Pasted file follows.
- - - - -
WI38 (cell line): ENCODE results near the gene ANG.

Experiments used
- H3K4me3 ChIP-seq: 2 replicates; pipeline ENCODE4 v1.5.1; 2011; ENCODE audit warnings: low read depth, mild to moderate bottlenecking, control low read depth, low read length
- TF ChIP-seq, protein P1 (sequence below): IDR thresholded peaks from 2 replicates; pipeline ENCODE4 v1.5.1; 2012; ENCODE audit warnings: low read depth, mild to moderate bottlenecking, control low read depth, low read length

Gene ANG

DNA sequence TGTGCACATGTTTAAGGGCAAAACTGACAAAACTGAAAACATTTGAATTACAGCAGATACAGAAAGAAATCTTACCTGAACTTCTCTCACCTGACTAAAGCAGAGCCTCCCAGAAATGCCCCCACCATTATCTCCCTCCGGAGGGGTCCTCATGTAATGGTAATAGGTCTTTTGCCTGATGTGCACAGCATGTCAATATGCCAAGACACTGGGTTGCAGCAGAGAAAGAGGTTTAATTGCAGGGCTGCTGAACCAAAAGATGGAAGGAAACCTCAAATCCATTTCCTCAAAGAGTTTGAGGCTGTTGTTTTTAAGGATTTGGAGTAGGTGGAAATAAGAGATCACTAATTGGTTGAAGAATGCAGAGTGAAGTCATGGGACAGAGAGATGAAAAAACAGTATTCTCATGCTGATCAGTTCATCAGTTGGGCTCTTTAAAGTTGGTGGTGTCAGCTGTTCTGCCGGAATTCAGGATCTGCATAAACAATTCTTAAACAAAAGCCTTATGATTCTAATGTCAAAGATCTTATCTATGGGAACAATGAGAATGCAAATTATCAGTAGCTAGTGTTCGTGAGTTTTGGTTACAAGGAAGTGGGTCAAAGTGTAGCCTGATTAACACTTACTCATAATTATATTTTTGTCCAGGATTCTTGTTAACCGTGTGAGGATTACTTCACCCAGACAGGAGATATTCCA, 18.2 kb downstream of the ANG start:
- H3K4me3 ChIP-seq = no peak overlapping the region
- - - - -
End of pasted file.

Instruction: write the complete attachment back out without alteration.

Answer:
WI38 (cell line): ENCODE results near the gene ANG.

Experiments used
- H3K4me3 ChIP-seq: 2 replicates; pipeline ENCODE4 v1.5.1; 2011; ENCODE audit warnings: low read depth, mild to moderate bottlenecking, control low read depth, low read length
- TF ChIP-seq, protein P1 (sequence below): IDR thresholded peaks from 2 replicates; pipeline ENCODE4 v1.5.1; 2012; ENCODE audit warnings: low read depth, mild to moderate bottlenecking, control low read depth, low read length

Gene ANG

DNA sequence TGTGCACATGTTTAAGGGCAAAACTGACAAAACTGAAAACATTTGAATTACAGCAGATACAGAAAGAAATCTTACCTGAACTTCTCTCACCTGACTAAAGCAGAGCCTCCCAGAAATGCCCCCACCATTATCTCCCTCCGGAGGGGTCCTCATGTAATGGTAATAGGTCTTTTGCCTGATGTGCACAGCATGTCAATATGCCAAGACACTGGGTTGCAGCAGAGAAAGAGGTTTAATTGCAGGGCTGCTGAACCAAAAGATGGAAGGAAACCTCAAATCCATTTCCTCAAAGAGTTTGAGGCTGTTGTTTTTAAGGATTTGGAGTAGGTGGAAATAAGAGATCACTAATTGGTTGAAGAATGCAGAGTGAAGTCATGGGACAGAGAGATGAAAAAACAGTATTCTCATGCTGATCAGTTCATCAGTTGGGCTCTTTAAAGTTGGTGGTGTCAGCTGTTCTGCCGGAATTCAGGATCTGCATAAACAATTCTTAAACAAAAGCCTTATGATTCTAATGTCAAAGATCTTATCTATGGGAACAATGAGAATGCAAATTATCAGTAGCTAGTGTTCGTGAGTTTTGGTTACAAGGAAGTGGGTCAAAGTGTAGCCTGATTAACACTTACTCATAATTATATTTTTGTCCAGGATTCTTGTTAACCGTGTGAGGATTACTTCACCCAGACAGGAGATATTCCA, 18.2 kb downstream of the ANG start:
- H3K4me3 ChIP-seq = no peak overlapping the region